Proper storage of hay bales will reduce losses caused by excess moisture. Researchers at the University of Georgia estimate that at least one third of the cost of harvesting and producing hay is lost to spoilage from excessive moisture. Much of the extra moisture in a hay bale collects at the bottom and leeches deep into the bale. In addition to covering hay---by storing it in a structure or covering it with a tarp---keeping hay elevated on pallets or tires and avoiding direct contact with the ground will save you additional losses.
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Things you need
- Good plastic covering or tarp
- Permanent hay storage structure
Invest in good plastic coverings or tarps. The Oklahoma State University Extension recommends coverings made from reinforced plastic to reduce the number of rips and tears. Reinforced plastic, when properly handled, can last up to three years. Keep in mind that stacking round bales in a pyramid-type structure effectively reduces the square footage you will require. The Virginia Cooperative Extension estimates that the use of a good plastic covering reduces storage losses by up to one half.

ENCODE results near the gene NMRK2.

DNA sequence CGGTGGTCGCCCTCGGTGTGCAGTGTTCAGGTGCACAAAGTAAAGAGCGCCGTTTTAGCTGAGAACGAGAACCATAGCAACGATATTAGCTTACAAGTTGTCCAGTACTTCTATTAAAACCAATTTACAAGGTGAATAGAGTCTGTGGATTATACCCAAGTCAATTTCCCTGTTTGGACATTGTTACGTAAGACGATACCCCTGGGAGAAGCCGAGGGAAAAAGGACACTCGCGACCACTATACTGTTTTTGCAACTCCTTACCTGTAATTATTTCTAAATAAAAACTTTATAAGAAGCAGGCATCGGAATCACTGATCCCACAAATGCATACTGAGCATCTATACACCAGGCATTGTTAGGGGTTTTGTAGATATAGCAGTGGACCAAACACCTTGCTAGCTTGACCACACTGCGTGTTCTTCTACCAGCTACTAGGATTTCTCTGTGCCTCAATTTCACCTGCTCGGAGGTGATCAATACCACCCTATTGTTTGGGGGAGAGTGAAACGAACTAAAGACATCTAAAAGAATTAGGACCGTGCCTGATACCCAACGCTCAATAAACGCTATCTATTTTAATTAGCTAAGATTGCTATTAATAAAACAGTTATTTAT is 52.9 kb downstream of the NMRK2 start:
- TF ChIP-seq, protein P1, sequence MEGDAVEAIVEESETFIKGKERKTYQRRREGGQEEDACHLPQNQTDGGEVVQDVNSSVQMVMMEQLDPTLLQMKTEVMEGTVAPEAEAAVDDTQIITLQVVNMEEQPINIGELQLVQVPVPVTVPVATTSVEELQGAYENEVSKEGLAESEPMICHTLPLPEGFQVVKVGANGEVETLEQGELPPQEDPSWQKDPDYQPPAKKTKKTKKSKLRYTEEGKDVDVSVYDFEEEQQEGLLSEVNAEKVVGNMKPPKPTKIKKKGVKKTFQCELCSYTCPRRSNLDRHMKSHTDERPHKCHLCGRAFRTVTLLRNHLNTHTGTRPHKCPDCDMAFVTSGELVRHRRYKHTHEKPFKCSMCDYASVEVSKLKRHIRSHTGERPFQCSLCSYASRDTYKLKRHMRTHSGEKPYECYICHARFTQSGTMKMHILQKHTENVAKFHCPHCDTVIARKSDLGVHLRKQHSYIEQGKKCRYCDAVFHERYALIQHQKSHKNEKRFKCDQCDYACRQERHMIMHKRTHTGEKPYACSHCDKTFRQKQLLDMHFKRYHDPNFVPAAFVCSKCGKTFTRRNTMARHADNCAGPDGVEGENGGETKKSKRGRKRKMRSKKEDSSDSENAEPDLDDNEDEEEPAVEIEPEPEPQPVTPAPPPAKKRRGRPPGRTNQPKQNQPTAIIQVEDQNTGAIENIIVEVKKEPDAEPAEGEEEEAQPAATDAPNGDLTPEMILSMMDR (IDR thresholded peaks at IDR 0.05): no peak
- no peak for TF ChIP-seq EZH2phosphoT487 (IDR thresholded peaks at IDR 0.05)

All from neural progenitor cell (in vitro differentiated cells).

Figure in an additional 4 feet of coverage for bales stored in a pyramid shape of 4-3-2-1, 3-2-1 or 2-2-1 (4 bales on the base, 3 on top of that, 2 on top of that and 1 bale on the top).
Weight the cover along the edges and ends in a manner that allows for some movement. If you tie down the covering too tightly, you are bound to end up with rips and tears.
Store your hay bales indoors if you are intending to store them for more than a season, as the Virginia Cooperative Extension recommends. This will reduce storage losses by up to two thirds. Tarps are good protection for bales stored close to where they will be fed.
Tips and warnings
- Store bales off of the ground on old telephone poles, old tires, wooden pallets or even gravel. If you use gravel, be aware that pieces of it will stick to the hay and could cause a problem when the hay is put through processing equipment. Pallets or tires will eliminate this risk.
- Plastic covers, while arguably the most cost-efficient, can also trap moisture. Storage of hay with moisture content of higher than 20 per cent will develop mould if stored under a plastic covering.
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